After yesterday’s lecture on place value, I was left feeling some what baffled by the binary system as even though we tried hard to crack it at our table, it wasn’t until I watched a video explaining it that it all made sense. Studying number systems closely over the past couple of weeks has sparked an interest in me for the particular digit that is zero. When making our own number system, zero was the one to cause a havoc for us as its importance is not always seen. As a matter of fact, the invention of zero was one of the most important breakthroughs in the history of civilisation.
Zero has in fact baffled many who have studied and developed mathematical theories as how can nothing (i.e. zero) be something? First, lets start with where zero came from. It all started in 520 AD with the Indian Aryabhata who used a symbol he called “kha” as a place holder which has believed to have been the concept of zero. Brahmagupta, who lived back in the 5th century developed the Hindu-Arabic number system which interestingly included zero as an definite number in his system. Furthermore, other mathematicians such as al-Khwarizmi and Leonardo Fibonacci developed the concept of zero in the number system. This concept reached the Western society during the early 1200’s.
Now we’ve got some background on where zero actually originated we can look into how important zero is. As I’m sure you know zero is the number where negative numbers on the left stretch to infinity as do positive numbers on the right. Therefore, it is neither positive nor negative, hence why you see zero as the pivotal point on thermometers, the origin point for bathroom scales, coordinate axis, etc. Additionally, zero is extremely important as its value in place holding. For example, when writing five hundred and two, how do you do so that you understand that this number has no tens. Of course, you can’t just write it as 52 as this is in fact a completely different number, hence, proving the importance of zero.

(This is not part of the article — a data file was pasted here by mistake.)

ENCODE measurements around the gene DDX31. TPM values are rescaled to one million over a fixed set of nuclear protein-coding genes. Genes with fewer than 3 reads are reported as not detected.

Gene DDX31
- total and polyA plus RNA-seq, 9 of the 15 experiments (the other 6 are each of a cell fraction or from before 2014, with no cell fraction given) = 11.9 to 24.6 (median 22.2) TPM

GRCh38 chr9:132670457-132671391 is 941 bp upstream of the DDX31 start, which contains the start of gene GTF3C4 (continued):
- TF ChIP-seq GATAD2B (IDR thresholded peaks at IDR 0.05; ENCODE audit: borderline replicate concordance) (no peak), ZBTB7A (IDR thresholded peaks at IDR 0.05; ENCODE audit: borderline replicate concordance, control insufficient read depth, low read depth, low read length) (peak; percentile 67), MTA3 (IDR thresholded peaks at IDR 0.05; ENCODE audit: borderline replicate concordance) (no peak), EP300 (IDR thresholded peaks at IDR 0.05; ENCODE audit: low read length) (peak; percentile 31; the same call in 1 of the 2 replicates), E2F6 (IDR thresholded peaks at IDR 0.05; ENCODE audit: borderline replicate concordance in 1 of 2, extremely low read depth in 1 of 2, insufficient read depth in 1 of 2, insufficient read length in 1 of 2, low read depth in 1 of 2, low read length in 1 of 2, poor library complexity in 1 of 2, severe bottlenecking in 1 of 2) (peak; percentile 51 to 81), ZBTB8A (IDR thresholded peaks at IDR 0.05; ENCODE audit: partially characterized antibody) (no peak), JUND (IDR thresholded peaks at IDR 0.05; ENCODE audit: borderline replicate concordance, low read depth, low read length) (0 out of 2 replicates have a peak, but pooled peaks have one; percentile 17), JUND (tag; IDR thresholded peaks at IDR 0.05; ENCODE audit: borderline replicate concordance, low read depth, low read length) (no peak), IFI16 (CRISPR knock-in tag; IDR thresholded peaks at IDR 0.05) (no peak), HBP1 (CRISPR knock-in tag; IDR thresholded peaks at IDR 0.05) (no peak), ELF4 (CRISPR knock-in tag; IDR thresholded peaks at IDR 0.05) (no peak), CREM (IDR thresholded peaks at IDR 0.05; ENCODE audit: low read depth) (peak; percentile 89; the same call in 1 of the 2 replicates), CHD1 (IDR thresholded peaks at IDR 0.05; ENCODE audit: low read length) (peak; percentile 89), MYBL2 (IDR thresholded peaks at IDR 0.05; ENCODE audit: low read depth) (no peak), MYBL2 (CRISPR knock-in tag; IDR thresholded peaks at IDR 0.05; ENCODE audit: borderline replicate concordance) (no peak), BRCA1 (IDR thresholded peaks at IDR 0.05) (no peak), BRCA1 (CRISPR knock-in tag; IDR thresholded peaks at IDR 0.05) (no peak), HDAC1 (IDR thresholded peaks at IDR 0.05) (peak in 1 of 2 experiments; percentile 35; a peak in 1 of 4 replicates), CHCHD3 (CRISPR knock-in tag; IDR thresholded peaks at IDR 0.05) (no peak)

Another key element when it comes to the importance of zero is the “additive identity element”. It may sound confusing but in actually fact it’s very simple. It simply means that when you add zero to any number, you get the number you started with. For example, 7 + 0 = 7. Now, I know this may seem obvious but it is very important to have a number like this. For example, if you’re manipulating some numerical quantity and you want to change its form but no its value you might add some fancy version of zero to it.
As we’ve found out in this blog post, zero is important and can sometimes be overlooked as without it what would we do? Not only does zero fulfil a central role in maths but as the additive identity of integers, real numbers and other algebraic structures as well as being used as a placeholder in place value systems. The whole concept of zero and number systems links in with my previous blog post on the Ishango bone as this is believed to have been the first piece of evidence we have where we started using numbers. All this links with connectedness as mentioned in a previous blog post as one of Liping Ma’s 4 properties of fundamental mathematics and as zero is one of the fundamental concepts behind maths, it all ties together nicely! The importance of zero is something I will keep in the back of my mind when teaching maths to my pupils as I believe it would be enjoyable for learners to try and use maths without zero.
“The importance of the creation of the zero mark can never be exaggerated. This giving to airy nothing, not merely a local habitation and a name, a picture, a symbol, but helpful power, is the characteristic of the Hindu race from whence it sprang. It is like coining the Nirvana into dynamos. No single mathematical creation has been more potent for the general on-go of intelligence and power.” G.B Halsted